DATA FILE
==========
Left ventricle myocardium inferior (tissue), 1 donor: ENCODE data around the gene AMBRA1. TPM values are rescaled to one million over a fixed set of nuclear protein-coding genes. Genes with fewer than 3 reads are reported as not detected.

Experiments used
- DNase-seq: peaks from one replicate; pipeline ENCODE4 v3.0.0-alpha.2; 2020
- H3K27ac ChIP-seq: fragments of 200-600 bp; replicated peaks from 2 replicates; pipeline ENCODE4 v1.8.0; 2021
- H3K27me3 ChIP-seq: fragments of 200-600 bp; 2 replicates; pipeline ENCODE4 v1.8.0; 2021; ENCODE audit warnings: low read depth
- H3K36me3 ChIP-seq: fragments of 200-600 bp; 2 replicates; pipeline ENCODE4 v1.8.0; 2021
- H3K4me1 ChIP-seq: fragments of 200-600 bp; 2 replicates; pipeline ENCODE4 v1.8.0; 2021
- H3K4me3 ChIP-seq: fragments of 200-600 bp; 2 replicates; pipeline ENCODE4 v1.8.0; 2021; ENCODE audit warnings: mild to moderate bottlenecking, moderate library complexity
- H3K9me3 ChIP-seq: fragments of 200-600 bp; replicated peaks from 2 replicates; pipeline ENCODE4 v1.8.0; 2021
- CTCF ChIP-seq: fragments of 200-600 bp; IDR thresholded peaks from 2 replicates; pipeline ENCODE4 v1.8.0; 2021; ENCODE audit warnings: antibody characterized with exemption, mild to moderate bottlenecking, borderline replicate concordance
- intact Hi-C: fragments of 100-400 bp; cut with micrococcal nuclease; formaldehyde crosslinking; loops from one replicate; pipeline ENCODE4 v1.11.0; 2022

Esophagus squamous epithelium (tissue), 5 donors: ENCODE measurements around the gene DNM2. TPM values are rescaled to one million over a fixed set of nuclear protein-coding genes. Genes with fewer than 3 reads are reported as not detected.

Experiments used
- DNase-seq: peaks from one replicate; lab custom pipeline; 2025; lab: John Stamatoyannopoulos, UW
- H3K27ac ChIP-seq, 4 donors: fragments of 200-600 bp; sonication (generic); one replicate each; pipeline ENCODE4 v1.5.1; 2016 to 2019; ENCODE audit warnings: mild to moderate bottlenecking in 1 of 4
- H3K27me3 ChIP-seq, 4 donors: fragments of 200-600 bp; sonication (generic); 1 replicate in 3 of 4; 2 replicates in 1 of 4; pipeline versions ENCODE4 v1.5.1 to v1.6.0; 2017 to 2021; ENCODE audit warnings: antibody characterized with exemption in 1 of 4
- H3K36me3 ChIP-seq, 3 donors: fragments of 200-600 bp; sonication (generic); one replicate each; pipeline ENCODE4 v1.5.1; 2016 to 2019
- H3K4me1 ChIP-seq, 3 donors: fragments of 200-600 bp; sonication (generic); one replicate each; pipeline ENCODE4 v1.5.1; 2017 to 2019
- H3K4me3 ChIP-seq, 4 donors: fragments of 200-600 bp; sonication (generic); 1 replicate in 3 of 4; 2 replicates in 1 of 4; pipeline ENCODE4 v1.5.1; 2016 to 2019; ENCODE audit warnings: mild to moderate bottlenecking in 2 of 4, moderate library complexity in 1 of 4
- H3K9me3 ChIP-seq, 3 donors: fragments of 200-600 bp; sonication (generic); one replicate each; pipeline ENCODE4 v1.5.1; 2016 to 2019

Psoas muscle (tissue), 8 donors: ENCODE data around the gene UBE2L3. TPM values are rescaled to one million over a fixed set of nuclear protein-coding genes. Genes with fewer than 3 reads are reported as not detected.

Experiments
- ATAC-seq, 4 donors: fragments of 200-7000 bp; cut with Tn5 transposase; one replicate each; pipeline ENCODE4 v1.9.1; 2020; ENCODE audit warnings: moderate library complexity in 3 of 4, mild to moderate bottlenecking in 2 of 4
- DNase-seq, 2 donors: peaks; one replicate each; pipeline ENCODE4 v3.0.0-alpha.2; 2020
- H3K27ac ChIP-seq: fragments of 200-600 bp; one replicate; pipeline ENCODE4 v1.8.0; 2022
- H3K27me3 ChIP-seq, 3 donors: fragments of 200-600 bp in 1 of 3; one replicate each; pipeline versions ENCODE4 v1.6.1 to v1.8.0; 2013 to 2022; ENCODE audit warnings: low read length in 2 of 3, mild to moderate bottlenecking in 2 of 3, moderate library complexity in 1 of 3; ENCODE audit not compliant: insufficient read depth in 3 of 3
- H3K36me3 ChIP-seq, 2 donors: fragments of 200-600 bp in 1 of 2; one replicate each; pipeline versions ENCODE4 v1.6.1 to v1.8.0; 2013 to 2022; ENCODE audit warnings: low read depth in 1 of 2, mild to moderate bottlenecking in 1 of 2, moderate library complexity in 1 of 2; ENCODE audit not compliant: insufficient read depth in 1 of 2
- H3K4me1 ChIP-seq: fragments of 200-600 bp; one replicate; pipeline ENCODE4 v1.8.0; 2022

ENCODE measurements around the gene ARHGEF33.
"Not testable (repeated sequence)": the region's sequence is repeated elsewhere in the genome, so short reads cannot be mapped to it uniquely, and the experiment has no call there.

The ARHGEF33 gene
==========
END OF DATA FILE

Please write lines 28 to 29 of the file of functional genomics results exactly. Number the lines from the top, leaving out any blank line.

- H3K4me1 ChIP-seq: fragments of 200-600 bp; one replicate; pipeline ENCODE4 v1.8.0; 2022

ENCODE measurements around the gene ARHGEF33.